Tuesday, February 19, 2008

Sean's DVR-O-RAMA Day 4


Wrapping it up on President's Day we were a bit let down with the first offering, Fearless Fighters. Not that it isn't an awesome kung-fu movie from 1971 -- one of the first exports of it's kind into the US. It's just that, unbeknownst to me, I'd seen the motherfucker before, so we're kinda breaking a rule but lookee what we got here: An evil bastard named Topa kills Lightning Whip and steals the gold he was transporting. He frames Lei Pong who at once gets arrested and has his entire family killed except for his son. Shin and Mulan (of Disney fame?), kin of Lightning Whip, go to avenge their father's death by hunting down Lei Pong while Lady Tei finds his surviving son and takes him to his father in jail. Of course they all figure out Topa is really the bastard behind all this and team up to kick some as at his hideout -- the Dragon Spur Inn. Simple story, right?

It's an extremely low budget affair, but it's all the more charming because of it. My favorite technique that is used repeatedly throughout is the heroes catching arrows or dart in their hands or mouths and then throwing them right back to where they came and killing the original senders. An easy and fun gimmick that gets a laugh every time they do it. After this week or so of movies I'm now under the belief that Robert Altman and kung-fu movies are the only genres where the zoom is used to it's full potential. I guess I should add Sergio Leone to that...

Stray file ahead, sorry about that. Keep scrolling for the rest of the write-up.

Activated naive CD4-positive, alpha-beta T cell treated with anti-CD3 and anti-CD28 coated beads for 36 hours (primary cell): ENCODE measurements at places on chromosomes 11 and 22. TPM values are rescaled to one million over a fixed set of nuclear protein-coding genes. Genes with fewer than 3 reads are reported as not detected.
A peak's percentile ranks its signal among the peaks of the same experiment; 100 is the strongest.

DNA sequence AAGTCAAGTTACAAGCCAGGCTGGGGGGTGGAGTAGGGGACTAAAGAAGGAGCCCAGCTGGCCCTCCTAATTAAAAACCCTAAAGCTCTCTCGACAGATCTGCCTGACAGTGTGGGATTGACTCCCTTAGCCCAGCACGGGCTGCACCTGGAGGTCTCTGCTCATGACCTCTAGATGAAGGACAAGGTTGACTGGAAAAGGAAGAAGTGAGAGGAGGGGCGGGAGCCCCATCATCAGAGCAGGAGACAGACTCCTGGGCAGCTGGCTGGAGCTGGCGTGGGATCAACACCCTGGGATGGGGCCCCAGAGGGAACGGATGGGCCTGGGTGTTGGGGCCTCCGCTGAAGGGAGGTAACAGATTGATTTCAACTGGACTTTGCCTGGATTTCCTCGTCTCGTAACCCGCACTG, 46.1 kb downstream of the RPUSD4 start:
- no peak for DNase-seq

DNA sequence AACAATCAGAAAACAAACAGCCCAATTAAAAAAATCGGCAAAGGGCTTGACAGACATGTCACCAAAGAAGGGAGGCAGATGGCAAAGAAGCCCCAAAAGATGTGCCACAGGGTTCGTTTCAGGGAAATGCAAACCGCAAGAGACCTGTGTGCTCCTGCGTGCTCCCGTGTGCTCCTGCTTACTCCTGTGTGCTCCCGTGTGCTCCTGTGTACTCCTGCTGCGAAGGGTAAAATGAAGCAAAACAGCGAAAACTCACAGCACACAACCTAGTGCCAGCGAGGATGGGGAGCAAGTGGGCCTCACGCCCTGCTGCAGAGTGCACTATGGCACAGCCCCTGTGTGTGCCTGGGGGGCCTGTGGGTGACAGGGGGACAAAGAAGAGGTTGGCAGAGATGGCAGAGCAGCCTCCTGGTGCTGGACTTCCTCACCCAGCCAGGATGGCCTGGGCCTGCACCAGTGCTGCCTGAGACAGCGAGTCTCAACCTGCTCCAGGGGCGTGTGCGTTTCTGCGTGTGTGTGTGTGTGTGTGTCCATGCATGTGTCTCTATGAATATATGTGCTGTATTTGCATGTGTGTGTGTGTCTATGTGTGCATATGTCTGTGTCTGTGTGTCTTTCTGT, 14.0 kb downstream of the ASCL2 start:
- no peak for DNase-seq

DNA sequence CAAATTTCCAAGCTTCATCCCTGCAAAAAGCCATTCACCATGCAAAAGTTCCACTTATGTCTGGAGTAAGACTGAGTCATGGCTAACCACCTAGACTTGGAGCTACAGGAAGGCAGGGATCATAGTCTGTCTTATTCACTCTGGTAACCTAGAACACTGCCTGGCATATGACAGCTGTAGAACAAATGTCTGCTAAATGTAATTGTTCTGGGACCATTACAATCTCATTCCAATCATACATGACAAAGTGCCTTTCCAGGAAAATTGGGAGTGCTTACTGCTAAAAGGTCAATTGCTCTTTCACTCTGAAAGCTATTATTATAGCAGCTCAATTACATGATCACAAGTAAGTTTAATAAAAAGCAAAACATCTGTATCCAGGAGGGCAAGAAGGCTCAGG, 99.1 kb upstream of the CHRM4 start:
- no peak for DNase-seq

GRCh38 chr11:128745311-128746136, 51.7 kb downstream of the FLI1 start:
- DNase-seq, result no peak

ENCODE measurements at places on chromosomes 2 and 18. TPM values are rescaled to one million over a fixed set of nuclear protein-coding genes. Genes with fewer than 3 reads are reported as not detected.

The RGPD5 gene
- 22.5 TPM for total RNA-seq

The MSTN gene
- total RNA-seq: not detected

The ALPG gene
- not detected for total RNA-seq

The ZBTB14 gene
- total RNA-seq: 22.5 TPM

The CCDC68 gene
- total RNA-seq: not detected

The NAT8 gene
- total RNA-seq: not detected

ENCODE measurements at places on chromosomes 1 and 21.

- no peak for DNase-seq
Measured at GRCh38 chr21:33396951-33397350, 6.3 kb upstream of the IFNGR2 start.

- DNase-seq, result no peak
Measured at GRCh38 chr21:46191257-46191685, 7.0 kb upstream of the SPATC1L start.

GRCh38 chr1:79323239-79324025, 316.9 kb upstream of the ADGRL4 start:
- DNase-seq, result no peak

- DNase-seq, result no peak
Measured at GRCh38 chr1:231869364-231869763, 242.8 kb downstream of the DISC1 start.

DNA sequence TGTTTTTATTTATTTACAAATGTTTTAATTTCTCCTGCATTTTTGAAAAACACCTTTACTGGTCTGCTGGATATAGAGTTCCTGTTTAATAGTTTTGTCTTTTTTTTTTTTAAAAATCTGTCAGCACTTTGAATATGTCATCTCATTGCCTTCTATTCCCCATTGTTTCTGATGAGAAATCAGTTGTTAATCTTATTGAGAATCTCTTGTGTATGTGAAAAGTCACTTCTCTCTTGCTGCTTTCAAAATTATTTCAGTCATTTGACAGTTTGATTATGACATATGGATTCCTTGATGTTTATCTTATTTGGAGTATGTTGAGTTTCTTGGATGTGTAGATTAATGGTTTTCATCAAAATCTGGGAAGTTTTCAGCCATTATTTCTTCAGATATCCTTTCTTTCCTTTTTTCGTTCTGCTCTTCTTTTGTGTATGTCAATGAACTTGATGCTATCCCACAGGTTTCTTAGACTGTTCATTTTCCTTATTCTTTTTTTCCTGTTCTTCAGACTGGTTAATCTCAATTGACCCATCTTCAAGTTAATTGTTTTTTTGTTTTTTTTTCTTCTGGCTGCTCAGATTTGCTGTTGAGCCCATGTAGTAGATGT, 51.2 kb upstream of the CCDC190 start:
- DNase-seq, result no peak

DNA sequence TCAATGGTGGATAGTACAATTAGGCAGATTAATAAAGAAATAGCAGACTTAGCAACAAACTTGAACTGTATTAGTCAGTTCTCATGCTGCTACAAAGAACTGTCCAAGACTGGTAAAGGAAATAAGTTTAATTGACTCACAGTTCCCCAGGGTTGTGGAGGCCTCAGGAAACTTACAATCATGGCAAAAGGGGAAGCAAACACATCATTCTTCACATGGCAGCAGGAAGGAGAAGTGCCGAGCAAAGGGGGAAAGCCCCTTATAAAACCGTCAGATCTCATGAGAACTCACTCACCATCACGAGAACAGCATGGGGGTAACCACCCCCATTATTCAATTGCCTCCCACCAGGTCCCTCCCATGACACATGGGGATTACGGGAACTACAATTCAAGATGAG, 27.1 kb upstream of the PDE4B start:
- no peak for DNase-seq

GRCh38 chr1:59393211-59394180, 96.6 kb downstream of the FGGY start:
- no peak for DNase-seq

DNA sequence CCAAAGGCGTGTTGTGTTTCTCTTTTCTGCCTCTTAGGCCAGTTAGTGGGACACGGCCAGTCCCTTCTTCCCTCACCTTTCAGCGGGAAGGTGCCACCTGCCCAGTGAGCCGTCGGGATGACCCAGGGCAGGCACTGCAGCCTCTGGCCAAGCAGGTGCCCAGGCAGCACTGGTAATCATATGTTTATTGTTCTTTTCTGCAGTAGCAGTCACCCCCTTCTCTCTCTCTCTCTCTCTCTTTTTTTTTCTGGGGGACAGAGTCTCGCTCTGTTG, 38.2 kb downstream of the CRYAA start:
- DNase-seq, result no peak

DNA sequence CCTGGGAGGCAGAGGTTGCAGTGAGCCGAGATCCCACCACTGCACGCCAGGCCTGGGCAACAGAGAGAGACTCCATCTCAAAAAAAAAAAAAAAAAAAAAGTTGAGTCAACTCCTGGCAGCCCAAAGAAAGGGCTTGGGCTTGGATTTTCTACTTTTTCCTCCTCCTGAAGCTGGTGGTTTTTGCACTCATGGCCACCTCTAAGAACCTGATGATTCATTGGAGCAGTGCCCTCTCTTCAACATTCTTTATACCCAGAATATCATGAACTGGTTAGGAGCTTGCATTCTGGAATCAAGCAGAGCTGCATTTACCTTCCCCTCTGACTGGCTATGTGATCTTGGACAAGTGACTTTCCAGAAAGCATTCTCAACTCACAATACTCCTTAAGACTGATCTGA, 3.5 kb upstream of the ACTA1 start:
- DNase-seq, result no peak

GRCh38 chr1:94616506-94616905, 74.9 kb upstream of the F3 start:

The movie hits high gear when Topa puts out a call for all competent bounty hunters to kill Lei Pong for him. This introduces us to the likes of the Soul Pickers and the One Man Army. Topa quickly falls for the extravagant hair, outfits and unique killing styles of the two man team that is the Soul Pickers. You don't see many assassins with matching shoulder length hair and head bands -- one of them has a pretty awesome pair of cymbals that cause explosions when pointed at you just right. But they got nothing on One Man Army. An arrogant prick who can make his one sword (and set of arms for a moment) turn into two with some fancy camera work.

This kind of multiple exposure camera trickery is quite popular in the early kung-fu movie of the 60s and 70s. Lo-fi experimentation like this is one of the reasons these movies hold a dear place in my heart. I'm sure a lot of these tricks and edits were on the spot, in-camera, and done with few takes. It's especially awesome in the wuxia genre when they can accomplish those two or three shots in the movie where they can actually get a character to fly over a lake, up a cliff, or in that scene at the Dragon Spur Inn, through a table head first.

It has a truly badass ending involving archaic artificial limb weaponry, but it falls slightly below the Five Deadly Venoms and the Flying Guillotine/One Armed Boxer movies for me and my 70s Chinese kung-fu films. But since Fearless Fighters was made some years earlier it's definitely got some kudos.